Paul, may I share a secret?  Had these designations been more prevalent when I was a child, I am certain I would have been assigned each of these.  Fortunately, I was a quiet observer of life.  I was distracted by my own thoughts and investigation.  Actively engaging with other students did not interest me.  Often, pupil antics seemed silly to me.  I did not want attention from others.  I had much to attend to on my own.  Thus, educators did not think me a behavior problem.  Yet, I knew, I know, there was much I struggled with.

    My mind races.  I am easily bored.  The standard curriculum is as medication.  I feel sleepy, as though in a stupor when subjected to what for me seems silly and superficial.  My grades did suffer when I was not interested in a subject.  Yet, an instructor could intrigue me.  My saving grace was my parents.  They understood.  They let me be I!  Imagine, if educators offered a program of study that facilitated growth for every student as an individual.  What might the world experience if learning was our love, if we enjoyed the endeavor.

    I thank you Paul for reminding us, we can dream supposed impossible dreams.  We are able to tilt at windmills and give birth to the best.  Classifications need not be our fate.  Only when we accept these labels do we, and society as a whole, lose.  When we allow others to impose descriptions that then define us, we are defeated. 

    To be honest Paul, I wonder.  Who among us is not dyslexic., I suspect we are all impaired when working with words or symbols.  Attention Deficit Disorder is another humbling nomenclature. The brain takes in far more information than any of us can address.

    Might the diagnosis have more of an effect.  Could it be that labels deter learning.  Perchance, if we worked to battle the tendency to accept these characterizations life would be better for everyone.

    Once you label me, you negate me.
    ~ Soren Kierkegaard [Danish Philosopher]

    Wishes and Miles . . .

  • 8 Wishes, Volunteers-Friends
  • 8 Wishes By Paul Sanchez
  • Break into the $7,000 purse biz, in 5 not-so-easy steps,  By Jim Hopkins.  USA Today. May 9, 2005
  • Entrepreneurs five times more likely to suffer from dyslexia.  Cass Business School. Monday, 22 November, 2004
  • ADD in the Corner Office: Five Top Executives Discovered that an LD can be a Capitalist Tool, By Lois Gilman.  Written for ADDitude magazine.
  • Dyslexia
  • Myths about ADD and ADHD Attention Deficit Disorder Association.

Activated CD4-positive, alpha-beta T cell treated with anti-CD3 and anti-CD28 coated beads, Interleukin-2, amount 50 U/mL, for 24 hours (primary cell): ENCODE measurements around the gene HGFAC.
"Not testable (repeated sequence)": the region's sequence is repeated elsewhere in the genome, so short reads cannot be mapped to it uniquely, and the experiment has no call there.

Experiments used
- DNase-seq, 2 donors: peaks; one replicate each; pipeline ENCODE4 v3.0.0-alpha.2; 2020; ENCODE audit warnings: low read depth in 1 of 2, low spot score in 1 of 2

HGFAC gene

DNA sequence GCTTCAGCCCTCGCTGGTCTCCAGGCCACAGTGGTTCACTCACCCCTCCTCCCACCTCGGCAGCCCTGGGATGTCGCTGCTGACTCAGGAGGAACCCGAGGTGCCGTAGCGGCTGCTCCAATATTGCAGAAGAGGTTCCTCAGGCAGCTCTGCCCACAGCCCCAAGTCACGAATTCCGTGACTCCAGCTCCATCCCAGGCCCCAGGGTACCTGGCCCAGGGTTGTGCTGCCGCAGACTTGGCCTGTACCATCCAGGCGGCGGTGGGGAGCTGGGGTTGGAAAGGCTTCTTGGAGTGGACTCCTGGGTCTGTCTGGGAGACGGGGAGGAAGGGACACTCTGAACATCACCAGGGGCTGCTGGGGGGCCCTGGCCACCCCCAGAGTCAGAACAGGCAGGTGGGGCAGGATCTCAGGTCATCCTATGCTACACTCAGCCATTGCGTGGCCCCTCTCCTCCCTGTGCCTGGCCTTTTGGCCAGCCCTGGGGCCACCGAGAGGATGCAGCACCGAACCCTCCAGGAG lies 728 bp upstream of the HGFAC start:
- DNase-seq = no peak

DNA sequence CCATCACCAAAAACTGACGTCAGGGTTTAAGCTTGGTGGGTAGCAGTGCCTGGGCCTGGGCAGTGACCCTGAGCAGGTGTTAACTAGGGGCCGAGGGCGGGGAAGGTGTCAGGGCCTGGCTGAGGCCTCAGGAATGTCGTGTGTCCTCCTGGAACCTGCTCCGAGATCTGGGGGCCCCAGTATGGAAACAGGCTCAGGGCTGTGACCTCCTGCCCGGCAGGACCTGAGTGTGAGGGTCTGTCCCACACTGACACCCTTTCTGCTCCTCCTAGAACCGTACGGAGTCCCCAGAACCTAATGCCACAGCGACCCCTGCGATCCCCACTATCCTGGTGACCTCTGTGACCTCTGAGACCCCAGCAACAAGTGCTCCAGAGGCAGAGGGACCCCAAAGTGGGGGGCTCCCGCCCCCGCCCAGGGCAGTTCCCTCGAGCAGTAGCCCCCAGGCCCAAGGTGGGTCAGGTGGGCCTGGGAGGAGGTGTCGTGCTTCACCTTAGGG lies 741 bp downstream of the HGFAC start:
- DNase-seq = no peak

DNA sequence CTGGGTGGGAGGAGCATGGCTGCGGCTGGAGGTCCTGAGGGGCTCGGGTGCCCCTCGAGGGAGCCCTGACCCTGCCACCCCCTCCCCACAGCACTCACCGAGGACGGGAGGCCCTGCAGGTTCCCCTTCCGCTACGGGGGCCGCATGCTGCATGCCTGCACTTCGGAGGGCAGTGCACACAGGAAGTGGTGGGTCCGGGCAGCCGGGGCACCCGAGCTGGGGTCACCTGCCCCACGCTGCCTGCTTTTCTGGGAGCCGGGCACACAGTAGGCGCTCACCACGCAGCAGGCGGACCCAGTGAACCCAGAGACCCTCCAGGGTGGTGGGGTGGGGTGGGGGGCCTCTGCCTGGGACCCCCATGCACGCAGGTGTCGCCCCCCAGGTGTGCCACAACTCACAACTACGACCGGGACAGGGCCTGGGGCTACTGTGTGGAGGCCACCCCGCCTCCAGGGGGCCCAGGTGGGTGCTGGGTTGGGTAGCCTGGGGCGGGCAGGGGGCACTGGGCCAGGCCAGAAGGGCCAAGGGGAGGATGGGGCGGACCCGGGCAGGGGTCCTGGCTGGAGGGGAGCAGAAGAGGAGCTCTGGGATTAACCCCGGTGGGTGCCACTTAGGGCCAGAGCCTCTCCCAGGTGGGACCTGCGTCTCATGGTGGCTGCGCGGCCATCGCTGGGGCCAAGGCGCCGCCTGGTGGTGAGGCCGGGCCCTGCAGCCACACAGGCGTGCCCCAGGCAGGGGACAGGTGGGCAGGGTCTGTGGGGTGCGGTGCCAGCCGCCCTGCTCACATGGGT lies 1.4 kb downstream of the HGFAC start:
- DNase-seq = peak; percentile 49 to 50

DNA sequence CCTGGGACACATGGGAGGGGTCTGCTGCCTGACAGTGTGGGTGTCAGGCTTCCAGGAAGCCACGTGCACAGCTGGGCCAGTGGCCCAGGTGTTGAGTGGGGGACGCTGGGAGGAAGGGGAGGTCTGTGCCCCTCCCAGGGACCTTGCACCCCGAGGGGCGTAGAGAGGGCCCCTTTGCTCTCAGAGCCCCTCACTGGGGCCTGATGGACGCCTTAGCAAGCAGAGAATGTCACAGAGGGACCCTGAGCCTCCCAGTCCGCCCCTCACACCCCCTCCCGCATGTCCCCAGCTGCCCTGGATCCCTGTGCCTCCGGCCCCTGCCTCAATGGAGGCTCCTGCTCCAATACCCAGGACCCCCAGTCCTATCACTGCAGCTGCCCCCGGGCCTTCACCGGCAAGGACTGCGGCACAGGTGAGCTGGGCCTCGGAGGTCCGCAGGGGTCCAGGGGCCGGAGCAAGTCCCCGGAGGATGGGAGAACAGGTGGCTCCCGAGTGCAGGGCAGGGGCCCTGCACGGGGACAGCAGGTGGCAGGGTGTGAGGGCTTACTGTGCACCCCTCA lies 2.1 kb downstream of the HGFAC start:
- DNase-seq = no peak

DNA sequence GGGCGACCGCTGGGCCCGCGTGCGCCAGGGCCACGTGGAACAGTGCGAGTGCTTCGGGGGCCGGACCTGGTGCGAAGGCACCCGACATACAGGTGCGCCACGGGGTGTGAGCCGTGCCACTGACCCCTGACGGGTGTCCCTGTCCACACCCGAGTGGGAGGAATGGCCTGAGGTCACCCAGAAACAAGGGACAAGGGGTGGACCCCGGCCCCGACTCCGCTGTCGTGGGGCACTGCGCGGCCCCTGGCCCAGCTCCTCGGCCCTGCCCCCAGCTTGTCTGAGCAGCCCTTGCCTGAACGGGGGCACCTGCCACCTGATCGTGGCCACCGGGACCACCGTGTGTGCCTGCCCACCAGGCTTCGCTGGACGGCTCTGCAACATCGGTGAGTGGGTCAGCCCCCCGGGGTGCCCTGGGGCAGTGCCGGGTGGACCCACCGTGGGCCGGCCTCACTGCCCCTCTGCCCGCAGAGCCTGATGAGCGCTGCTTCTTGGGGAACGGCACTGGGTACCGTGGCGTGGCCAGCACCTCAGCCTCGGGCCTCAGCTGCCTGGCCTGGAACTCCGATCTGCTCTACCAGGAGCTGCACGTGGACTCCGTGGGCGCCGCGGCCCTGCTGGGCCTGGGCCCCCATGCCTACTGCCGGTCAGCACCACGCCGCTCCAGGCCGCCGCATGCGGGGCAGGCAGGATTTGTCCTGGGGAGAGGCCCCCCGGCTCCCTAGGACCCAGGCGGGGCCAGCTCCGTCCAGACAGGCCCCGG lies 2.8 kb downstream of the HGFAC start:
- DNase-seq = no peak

• Myth of ADD, Dr. Thomas Armstrong
  • Exercising a longer attention span DORE treatment gaining advocates, By Peter Schworm.  Boston Globe. May 21, 2006
  • pdf Exercising a longer attention span DORE treatment gaining advocates, By Peter Schworm.  Boston Globe. May 21, 2006
  • Brain Studies Reveal the Mechanisms of the Voluntary Control of Visual Attention, By Monte Basgall.  Duke University. Wednesday, January 3, 2007
  • Iraq, Four Years Later. All We Are Saying is “Give Peace A Chance!”

    © copyright 2007 Betsy L. Angert

    It may have been a January evening; perhaps it was earlier.  The year was 2003.  I was living in Orange County, California.  I saw Gretchen as I exited the pool.  She and I were newly acquainted.  Quickly we realized we shared a solid belief; war is not an option!  On this night, Gretchen mentioned there was a peace vigil at the corner of Anton and Bristol in Costa Mesa.  Protestors were gathering across from one of the swankiest market places in the nation, South Coast Plaza.  Certainly, Americans would be there, for in 2001, after the Twin Towers fell President Bush and Vice President Cheney encouraged citizens to go shopping. 

    In an afternoon conversation, Gretchen’s son spoke of the event.  He had been in the past and she was on her way there now.  She asked if I would like to join her.  I am as far from spontaneous as a person can be.  Nevertheless, there are times when principles are more important than habits.  Neither of us hesitated.  Gretchen did not have to convince me to go.  We attended our first peace vigil together.  We were there within minutes.  That was the beginning of an all too long and all too important series of protests. 

    The Orange County Peace Coalition organized that event and many others.  Gretchen and I attended most rallies.  We marched; we sat, and we sang, all in hopes of promoting the philosophy, “Give Peace a Chance!”

    Each of us was present at Coalition meetings.  We were willingly part of the peace movement!  Gretchen and I pleaded for harmony before the first bombs fell in Iraq.  We were appalled by the attacks in Afghanistan.  We had read too much.

    On Monday, October 29th [2001], citing Reuters, The Times of India reported from Kabul, “a US bomb flattened a flimsy mud-brick home in Kabul on Sunday blowing apart seven children as they ate breakfast with their father.  The blast shattered a neighbour’s house killing another two children . . . the houses were in a residential area called Qalaye Khatir near a hill where the hard-line Taliban militia had placed an anti-aircraft gun.”

    The Afghan town of Charikar, 60 kms north of Kabul, has been the recipient of many US bombs and missiles.  On Saturday, November 17th, US bombs killed two entire families — one of 16 members and the other of 14 — perished, together in the same house.

    On the same day, bomb strikes in Khanabad near Kunduz, killed 100 people.  A refugee, Mohammed Rasul, recounts himself burying 11 people, pulled out of ruins there [ibid].